Sunday, March 30, 2008
Relative difficulty: Eeeeeasy
THEME: AIR (36A: Word that can precede each half of the answer to each of the eight starred clues)
This was my fastest puzzle completion time ever, twenty seconds faster than my previous record. I have no idea what just happened. When I finished and saw the timer at 2:48, I think I jumped out of my chair and did a little dance. I don't really remember. About midway through solving, I just had this gut feeling that I was going to break 3 if I didn't completely stall out on an answer, and though I tripped and hesitated and typoed a few times, I finally did it. First time ever. Exhilarating. I know this was easier than most Mondays, but, I mean, I've never even done a Monday Newsday puzzle, let alone an NYT, in under 3, so even if we agree that this is the easiest puzzle that has ever existed since the dawn of time, I'm still thrilled.
How did this happen?
- All of the theme answers came instantly, for no good reason. Didn't need to know the theme - the phrases just leaped forth.
- Guessed OAFISH (5D: Like a lout) off just the "O," CRONE (6D: Hag) off just the "C," and virtually every other initial guess proved correct. For speed, I like to run consecutive Downs - 1, 2, 3, 4, for instance, or 25, 26, 27. The clues are all nicely grouped together, whereas if you try to solve all the Acrosses in a given section, your eye has to bounce around a lot trying to find the numbers. This may seem a trivial matter, but when speed counts, it is not.
- I did not spaz out the way I often do when I'm racing. I typed fairly deliberately. Quickly, but methodically. After it took me about five passes to type OCTET correctly (5A: Group of eight musicians), I settled down and made few if any typing errors from there on out.
- I survived a horrid NE, where I did not get PLOT (10A: Underhanded plan) at first pass, and then had a true blank-out moment where 22A: Quenched (slaked) meets 19D: Scratch on a diamond, e.g. (flaw). I could not figure out what the latter clue was going for at all, and I had written in SOAKED, in desperation, for the former. Thankfully, FOAW was obviously wrong, so I didn't leave it behind but fixed it immediately.
- I managed to avoid my late-game fumbling. Ended in the SW where 47, 48, and 49D went down bam bam bam.
- 18A: *Sci-fi barrier (force field)
- 20A: *Newspaper article lead-in (dateline) - it's back! Twice in a week. Weird.
- 28A: *When the curtain goes up (show time)
- 41A: *Wrestling move that puts an arm around someone's neck (headlock)
- 50A: *Secret communication location (mail drop) - this was the toughest one for me, as I wasn't quite sure what was so "secret" about a place you DROP MAIL, but ... it sounded right, so I went with it.
- 54A: *Mars Pathfinder, for one (space craft)
- 4D: *Diamond game (baseball)
- 37D: *Indy 500 venue (speedway) - this really really spoils an otherwise FLAWless theme - let's see if you can guess why...
What else is there? Good question:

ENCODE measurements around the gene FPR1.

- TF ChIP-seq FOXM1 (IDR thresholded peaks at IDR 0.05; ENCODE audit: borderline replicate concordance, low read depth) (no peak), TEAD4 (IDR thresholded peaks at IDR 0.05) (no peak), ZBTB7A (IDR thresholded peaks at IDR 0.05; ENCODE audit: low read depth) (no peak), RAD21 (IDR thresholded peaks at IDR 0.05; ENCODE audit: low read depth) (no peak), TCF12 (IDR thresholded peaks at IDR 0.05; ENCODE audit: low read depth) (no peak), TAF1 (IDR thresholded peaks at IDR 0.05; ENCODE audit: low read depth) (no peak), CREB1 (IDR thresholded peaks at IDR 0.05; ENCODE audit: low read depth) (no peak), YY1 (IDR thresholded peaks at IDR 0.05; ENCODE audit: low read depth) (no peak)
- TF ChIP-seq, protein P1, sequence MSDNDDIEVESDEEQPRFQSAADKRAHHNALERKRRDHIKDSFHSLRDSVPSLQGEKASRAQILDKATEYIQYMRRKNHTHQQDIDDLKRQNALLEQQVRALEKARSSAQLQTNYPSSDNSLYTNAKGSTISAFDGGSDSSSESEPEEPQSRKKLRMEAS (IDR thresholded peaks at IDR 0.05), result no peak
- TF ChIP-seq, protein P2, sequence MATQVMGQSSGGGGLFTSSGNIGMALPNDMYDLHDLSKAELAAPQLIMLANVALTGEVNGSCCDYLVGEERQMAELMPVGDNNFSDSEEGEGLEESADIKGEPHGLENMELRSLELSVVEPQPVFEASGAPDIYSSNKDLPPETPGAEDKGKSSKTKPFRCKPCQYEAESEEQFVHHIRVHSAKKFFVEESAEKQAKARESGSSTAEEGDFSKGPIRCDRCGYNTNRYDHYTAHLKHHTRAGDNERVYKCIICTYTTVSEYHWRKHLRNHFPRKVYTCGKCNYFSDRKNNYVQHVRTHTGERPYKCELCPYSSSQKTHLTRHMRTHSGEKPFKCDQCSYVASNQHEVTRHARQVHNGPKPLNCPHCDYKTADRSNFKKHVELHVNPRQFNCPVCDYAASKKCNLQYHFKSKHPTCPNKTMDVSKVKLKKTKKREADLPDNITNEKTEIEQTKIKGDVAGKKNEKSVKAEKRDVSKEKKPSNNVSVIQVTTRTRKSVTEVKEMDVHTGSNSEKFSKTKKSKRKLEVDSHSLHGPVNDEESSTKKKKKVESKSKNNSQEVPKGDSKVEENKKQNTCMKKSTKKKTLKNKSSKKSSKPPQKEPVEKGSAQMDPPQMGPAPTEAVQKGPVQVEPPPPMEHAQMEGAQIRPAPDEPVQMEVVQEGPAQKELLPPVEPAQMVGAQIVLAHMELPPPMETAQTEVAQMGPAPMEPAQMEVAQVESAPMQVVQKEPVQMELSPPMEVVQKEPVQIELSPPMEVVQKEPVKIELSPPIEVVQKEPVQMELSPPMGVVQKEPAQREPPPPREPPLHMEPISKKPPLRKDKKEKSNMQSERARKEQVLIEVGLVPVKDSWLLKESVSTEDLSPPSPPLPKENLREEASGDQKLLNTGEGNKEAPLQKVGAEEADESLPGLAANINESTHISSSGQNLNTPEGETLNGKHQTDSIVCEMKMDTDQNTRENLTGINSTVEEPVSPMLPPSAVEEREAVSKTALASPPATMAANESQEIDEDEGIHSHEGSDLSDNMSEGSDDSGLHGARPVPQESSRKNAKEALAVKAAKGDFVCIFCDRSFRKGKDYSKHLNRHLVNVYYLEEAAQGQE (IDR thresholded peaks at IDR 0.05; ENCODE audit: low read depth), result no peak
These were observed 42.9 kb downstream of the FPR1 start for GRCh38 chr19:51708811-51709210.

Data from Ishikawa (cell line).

- 1A: Sea creature that sidles (crab) - perfect clue
- 14A: Greeting in Granada (hola) - hesitated once because I read "Granada" as "Canada," then hesitated again as I blanked on where the hell Granada was.
- 24A: Martial artist Jackie (Chan) - I highly recommend "Rumble in the Bronx," which I have very fond memories of seeing in the Mall of America with my bestest grad-school-era friends.
- 46A: Corduroy ridge (wale) - something about this word has always bugged me. WAIL, WHALE, those are good words. WALE is some kind of abomination. Why did a [Corduroy ridge] ever need its own name? And it's a bit creepy to give the corduroy ridge the name WALE when its primary definition is "a mark on the skin, as by a whip; a weal or welt." Further, with WEAL already there, why did anyone need WALE? And WEAL is weird because it also means "prosperity" and "happiness," or "welfare" (e.g. "common weal"). That's one sadomasochistic word circle they got going there at Merriam-Webster or whoever makes this @#$# up.
- 58A: Western flick, in old lingo (oater) - did you really need "in old lingo?" You know OATER, or you don't know OATER. "In old lingo" isn't helping anyone.
- 61A: One of a reporter's five W's (where) - along with WHO, WHAT, WHEN, and WHY ... not sure what happened to HOW.
- 2D: Capital of Italia (Roma) - at least the answer wasn't EURO, ugh.
- 28D: Move with one's tail between one's legs (slink) - my dog will do this when she thinks she is in trouble or when she is told to go "out of the kitchen" (an actual command).
- 29D: Actor and rockabilly crooner Chris (Isaak) - I just like this clue, which feels ... decadent, somehow. I mean "rockabilly" and "crooner?" That's some fancy cluin'.
- 30D: Three-card hustle (Monte) - always makes me think of MONTY Hall, who, as you can see, spells his name differently.
- 42D: Business that may have gone boom then bust in the '90s (dot com) - cool phrase, and like CRAB before it, instantly gettable.
- 46D: Eucharist disk (wafer) - something about "disk" feels a little too casual. It's not a frisbee (is it?).
Signed, Rex Parker, King of CrossWorld